Un nuevo acuerdo para los estados frágiles

PARÍS – Hoy, aproximadamente una cuarta parte de la población mundial vive en estados frágiles y afectados por el conflicto. A pesar de las vastas sumas de dinero que se han invertido en ayudar a estos estados en los últimos 50 años, el conflicto armado y la violencia siguen deteriorando las vidas de millones de personas en todo el mundo. Los socios internacionales y nacionales deben cambiar radicalmente la manera en que interactúan con estos estados.

Yo experimenté de primera mano la necesidad de una nueva estrategia en 2004 en Sri Lanka. En los dos primeros meses luego del tsunami devastador que ocurrió ese mes de diciembre, cerca de 50 jefes de Estado y ministros de Relaciones Exteriores visitaron la isla. Cada uno llegaba con sus propios programas, sus propias organizaciones de la sociedad civil y sus propios equipos de televisión. Pocos llegaban con un profundo entendimiento de la dinámica del conflicto político entre los militantes tamiles y el estado de Sri Lanka. Se cometieron grandes errores, que alimentaron aún más la violencia.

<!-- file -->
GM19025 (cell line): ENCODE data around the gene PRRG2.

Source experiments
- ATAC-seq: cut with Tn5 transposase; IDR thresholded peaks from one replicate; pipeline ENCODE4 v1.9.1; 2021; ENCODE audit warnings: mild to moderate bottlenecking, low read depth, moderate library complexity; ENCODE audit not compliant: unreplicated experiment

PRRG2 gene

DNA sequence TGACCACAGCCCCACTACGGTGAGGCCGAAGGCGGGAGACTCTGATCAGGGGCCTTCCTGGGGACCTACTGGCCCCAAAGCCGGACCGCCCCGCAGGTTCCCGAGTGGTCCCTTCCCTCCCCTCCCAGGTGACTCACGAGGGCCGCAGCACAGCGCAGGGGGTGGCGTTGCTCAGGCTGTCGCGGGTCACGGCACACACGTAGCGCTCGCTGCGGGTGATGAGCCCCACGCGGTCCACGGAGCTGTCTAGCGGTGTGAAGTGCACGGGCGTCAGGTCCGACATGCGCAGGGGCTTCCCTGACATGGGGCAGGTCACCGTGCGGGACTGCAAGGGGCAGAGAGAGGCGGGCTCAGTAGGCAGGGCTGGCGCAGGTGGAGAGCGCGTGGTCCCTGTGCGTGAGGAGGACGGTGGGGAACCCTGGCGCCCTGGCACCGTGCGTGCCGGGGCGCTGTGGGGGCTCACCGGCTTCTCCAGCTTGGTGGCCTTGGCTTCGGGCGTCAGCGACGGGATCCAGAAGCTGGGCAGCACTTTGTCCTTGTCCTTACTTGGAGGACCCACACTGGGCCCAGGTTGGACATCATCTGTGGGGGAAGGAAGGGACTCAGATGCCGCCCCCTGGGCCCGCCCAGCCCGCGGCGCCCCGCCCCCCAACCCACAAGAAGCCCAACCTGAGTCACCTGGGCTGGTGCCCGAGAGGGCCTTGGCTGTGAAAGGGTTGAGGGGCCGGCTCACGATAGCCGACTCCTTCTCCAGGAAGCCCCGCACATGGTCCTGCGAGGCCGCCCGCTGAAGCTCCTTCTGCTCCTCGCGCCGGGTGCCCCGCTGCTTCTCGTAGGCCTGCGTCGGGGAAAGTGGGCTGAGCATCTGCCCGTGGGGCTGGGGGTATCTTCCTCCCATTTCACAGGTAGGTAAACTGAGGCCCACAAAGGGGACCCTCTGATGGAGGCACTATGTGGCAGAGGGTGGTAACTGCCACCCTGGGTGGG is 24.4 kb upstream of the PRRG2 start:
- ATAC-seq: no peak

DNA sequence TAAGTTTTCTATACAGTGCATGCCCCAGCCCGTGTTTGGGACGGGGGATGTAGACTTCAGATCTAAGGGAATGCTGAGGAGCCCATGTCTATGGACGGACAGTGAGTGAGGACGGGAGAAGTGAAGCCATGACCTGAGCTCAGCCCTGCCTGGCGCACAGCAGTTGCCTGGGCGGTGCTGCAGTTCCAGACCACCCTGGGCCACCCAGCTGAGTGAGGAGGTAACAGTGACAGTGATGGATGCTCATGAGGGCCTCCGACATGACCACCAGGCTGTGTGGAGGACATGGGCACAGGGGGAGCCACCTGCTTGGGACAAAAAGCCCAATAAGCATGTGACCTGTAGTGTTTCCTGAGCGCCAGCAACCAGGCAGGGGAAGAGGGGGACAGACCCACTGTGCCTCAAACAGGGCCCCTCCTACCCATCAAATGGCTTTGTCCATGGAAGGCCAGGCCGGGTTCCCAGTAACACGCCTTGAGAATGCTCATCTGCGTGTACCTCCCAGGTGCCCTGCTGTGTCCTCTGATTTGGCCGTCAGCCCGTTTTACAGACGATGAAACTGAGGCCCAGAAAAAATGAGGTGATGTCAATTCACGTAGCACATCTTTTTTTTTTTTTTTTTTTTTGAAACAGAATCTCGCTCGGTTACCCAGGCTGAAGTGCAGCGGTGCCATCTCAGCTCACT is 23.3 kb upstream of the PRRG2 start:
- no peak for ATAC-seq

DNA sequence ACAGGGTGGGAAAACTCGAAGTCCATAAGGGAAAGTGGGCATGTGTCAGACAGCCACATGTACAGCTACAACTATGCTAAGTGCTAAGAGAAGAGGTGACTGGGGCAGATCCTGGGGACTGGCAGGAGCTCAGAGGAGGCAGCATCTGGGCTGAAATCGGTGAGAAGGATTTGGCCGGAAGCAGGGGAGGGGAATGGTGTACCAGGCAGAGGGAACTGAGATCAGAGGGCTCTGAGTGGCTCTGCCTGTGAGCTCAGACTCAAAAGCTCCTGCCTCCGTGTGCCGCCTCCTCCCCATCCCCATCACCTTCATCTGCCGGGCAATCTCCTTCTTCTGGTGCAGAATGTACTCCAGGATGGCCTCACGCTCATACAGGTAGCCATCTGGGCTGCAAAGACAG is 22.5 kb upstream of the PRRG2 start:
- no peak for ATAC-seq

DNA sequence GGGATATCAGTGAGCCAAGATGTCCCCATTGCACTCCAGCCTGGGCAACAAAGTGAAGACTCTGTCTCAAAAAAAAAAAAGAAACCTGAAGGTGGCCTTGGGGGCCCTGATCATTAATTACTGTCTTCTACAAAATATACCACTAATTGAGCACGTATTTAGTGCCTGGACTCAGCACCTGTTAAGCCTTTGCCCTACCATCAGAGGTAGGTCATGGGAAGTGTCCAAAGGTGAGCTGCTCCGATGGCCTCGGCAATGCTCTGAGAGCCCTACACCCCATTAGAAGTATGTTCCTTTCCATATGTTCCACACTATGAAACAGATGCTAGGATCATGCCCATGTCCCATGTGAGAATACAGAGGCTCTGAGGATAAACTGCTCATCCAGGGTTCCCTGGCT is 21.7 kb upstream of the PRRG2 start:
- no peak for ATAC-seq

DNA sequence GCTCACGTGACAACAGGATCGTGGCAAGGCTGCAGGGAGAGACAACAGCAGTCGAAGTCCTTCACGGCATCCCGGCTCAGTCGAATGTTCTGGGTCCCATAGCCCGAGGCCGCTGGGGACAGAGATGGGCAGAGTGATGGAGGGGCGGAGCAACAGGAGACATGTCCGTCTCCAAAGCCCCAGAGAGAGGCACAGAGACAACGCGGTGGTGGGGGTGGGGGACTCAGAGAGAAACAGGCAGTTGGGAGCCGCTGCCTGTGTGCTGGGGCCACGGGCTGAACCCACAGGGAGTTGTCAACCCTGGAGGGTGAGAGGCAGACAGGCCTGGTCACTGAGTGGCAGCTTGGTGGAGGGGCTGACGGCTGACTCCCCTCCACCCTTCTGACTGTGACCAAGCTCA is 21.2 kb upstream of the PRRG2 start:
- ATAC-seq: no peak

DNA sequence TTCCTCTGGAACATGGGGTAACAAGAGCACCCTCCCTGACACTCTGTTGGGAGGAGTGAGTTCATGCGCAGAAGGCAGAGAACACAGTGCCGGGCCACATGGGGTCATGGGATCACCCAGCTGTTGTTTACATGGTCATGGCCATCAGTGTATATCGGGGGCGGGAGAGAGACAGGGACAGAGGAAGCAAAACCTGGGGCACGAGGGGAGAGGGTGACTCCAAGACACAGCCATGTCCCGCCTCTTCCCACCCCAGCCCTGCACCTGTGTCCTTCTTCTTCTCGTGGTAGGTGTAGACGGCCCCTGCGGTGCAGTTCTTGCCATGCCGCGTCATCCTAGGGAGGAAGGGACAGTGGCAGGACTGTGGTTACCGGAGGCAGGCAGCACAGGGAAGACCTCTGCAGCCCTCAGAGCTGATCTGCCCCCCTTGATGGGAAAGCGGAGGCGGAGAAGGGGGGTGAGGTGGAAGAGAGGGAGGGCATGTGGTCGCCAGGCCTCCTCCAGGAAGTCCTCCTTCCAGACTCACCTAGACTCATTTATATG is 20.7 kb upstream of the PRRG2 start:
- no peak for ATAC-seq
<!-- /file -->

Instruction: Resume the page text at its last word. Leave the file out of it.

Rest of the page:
Nuestro mayor desafío hoy es apartarnos del modelo de sociedad según el cual las prioridades, políticas y necesidades de financiamiento se deciden en las capitales de los países donantes y en las sedes centrales de los socios para el desarrollo. Los estados afectados por el conflicto tienen que poder decidir sobre sus propios destinos.

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